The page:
In other words, do not let us begin by exaggerating the novelty of our situation. Believe me, dear sir or madam, you and all whom you love were already sentenced to death before the atomic bomb was invented: and quite a high percentage of us were going to die in unpleasant ways. We had, indeed, one very great advantage over our ancestors – anesthetics; but we have that still. It is perfectly ridiculous to go about whimpering and drawing long faces because the scientists have added one more chance of a painful and premature death to a world which already bristled with such chances and which death itself was not a chance at all, but a certainty.
This is the first point to be made: and the first action to be taken is to pull ourselves together. If we are all going to be destroyed by an atomic bomb, let that bomb when it comes find us doing sensible things – praying, working, teaching, reading, listening to music, bathing the children, playing tennis, chatting to our friends over a pint and a game of darts – not huddled together like frightened sheep and thinking about bombs. They may break our bodies (a microbe can do that) but they need not dominate our minds.
After breakfast at Miss Mary’s house, we went to the place near Carmelita where you get on a river boat and go to Lamanai, the Mayan ruins.
We had Collin as our guide and he was just great.
Liesl was transfixed with water lilies.
Sadly, we didn’t see any crocodiles. But we did see lots of neat birds. And the ruins did not disappoint.
It was a good day. In the evening we went to Rose and Felipe’s for supper. She made the most delicious fried chicken. And then there was peanut butter and lemon cream pie for dessert.
On Sunday morning it was so sweet to walk to church and see everyone. Dan preached and then we went to Carlos and Shawlenie’s for such a good lunch of recado pork. The children had fun playing games and then swimming in their little pool.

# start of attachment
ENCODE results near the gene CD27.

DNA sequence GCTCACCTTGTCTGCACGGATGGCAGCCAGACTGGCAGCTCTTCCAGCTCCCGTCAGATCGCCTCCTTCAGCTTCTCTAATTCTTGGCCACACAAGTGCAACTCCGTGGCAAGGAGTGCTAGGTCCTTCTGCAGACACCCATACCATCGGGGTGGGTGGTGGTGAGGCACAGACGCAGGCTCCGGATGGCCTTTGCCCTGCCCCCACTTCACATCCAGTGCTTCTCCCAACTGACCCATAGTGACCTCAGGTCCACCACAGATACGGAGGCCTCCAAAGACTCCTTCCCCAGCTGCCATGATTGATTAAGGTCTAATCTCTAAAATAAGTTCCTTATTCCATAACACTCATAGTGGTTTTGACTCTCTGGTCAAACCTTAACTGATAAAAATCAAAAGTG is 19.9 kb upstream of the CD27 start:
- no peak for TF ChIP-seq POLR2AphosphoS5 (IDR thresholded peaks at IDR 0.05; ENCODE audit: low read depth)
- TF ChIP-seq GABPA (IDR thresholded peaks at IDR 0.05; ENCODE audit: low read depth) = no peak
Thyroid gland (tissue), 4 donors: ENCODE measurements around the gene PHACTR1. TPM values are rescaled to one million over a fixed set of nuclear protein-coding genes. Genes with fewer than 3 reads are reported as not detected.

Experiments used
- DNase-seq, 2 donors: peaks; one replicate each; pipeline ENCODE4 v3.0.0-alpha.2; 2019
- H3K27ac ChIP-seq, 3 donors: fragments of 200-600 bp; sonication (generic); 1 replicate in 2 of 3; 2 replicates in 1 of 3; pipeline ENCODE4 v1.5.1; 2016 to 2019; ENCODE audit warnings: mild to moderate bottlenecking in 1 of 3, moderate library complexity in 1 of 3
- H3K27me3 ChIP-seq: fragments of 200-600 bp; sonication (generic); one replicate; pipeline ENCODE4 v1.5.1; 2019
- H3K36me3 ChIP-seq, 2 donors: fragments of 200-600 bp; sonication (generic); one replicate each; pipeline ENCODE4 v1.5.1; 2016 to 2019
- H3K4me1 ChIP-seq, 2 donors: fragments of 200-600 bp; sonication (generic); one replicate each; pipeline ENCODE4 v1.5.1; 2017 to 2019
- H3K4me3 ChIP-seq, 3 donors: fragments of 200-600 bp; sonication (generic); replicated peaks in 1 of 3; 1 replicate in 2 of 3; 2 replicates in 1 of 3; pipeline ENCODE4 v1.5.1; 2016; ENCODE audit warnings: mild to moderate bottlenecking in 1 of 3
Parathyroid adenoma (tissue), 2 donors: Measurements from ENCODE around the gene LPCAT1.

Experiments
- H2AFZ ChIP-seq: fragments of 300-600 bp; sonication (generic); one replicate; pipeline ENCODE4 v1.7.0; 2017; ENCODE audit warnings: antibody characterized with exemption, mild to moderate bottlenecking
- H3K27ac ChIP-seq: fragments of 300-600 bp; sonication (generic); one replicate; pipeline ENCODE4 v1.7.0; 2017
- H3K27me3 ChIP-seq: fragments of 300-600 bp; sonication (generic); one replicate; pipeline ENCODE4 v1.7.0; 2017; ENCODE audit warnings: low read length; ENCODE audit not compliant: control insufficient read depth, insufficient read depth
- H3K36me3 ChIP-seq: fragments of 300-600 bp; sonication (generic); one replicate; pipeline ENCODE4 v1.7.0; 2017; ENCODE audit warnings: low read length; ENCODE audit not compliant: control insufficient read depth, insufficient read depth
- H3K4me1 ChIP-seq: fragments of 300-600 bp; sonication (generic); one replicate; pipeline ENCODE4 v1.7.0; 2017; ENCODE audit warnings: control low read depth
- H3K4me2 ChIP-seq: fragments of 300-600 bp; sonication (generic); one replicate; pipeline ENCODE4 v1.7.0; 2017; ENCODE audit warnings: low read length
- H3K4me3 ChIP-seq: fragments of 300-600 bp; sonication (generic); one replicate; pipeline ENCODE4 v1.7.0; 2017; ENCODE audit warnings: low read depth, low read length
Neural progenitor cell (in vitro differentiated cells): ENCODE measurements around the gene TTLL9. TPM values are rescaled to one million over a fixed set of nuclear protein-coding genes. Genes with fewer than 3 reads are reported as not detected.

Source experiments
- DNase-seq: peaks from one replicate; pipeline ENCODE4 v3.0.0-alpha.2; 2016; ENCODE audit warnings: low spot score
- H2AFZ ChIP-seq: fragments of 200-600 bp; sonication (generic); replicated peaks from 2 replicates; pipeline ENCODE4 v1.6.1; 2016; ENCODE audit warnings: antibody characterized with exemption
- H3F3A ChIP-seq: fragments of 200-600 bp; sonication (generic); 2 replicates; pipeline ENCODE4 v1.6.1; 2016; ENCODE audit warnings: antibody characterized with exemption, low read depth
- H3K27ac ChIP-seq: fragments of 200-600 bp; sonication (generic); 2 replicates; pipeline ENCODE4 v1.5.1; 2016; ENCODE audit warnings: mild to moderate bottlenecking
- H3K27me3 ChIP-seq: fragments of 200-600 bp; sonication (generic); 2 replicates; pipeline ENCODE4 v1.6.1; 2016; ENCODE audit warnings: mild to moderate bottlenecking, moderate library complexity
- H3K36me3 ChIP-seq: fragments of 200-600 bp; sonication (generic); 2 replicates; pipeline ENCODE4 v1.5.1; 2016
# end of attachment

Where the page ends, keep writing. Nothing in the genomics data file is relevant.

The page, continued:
I didn’t mention that on Friday night we moved over to Carmelita to Junior and Raquel’s house. Junior was gone to the states and Raquel and her children moved over to her in-laws and gave us their house. We felt so incredibly indebted, but it was simply lovely to have our own space. And Raquel insisted on doing our laundry and keeping the fridge full of tea and lime juice. I tried to protest. But since I know Raquel as a very determined person who doesn’t say things she doesn’t mean, I finally quit and we just soaked in the TLC. Which also involved us using her vehicle a few times. Such kindness.
On Sunday afternoon we had a luscious nap after lunch and then went walking again. We visited Mr. Nevin and Mrs. Wanda, who have a lovely yard.
We also visited Victoria Sho and her girls. But I forgot to get any pictures there. 😞
Then we went to Nic and Jon Stutzman’s for supper. Liesl had become fast friends with their Leah at the reunion, so the girls were anxious to be together.
That was Sunday. We had now been in Belize a full week. None of us were ready to go home, but had to face the fact that time was winding down.
On Monday morning we had an early morning ride to Belize City with Mr. Tim. We caught the water taxi and headed out to Caye Caulker.
Oh my. The sights, smells, and sounds of the Caribbean. I didn’t get good pictures that day. Not that any of my phone pics are actually good anyway….😩😜
We chartered a boat on the caye to take us out snorkeling. I didn’t snorkel this time, but everyone else did. The coral and sea life is amazing. You even swim with sharks. On this boat, we met a sweet couple from Costa Rica who are travelling from Costa Rica to Alaska and taking two years at it. They have a little yellow Volkswagen bus and have quite a few followers on Instagram. Look up Kaladeviaje if you’re interested in their trip.
That evening after getting back to Carmelita, we went to visit Dave and Kris Martin for a bit. Our children spent the night with two of theirs. Liesl had a sleepover with her friend Leah and came marching into the house we stayed in the next morning saying, “Sorry, Dad. I’m not leaving Belize! I’m just not going.”
Tuesday was fun. We just spent it around Carmelita. We visited Mrs. Juana and Mrs. Dorcas Yoder and my friend Francisca, who gave me a purse she embroidered and to the girls she gave bracelets. ￼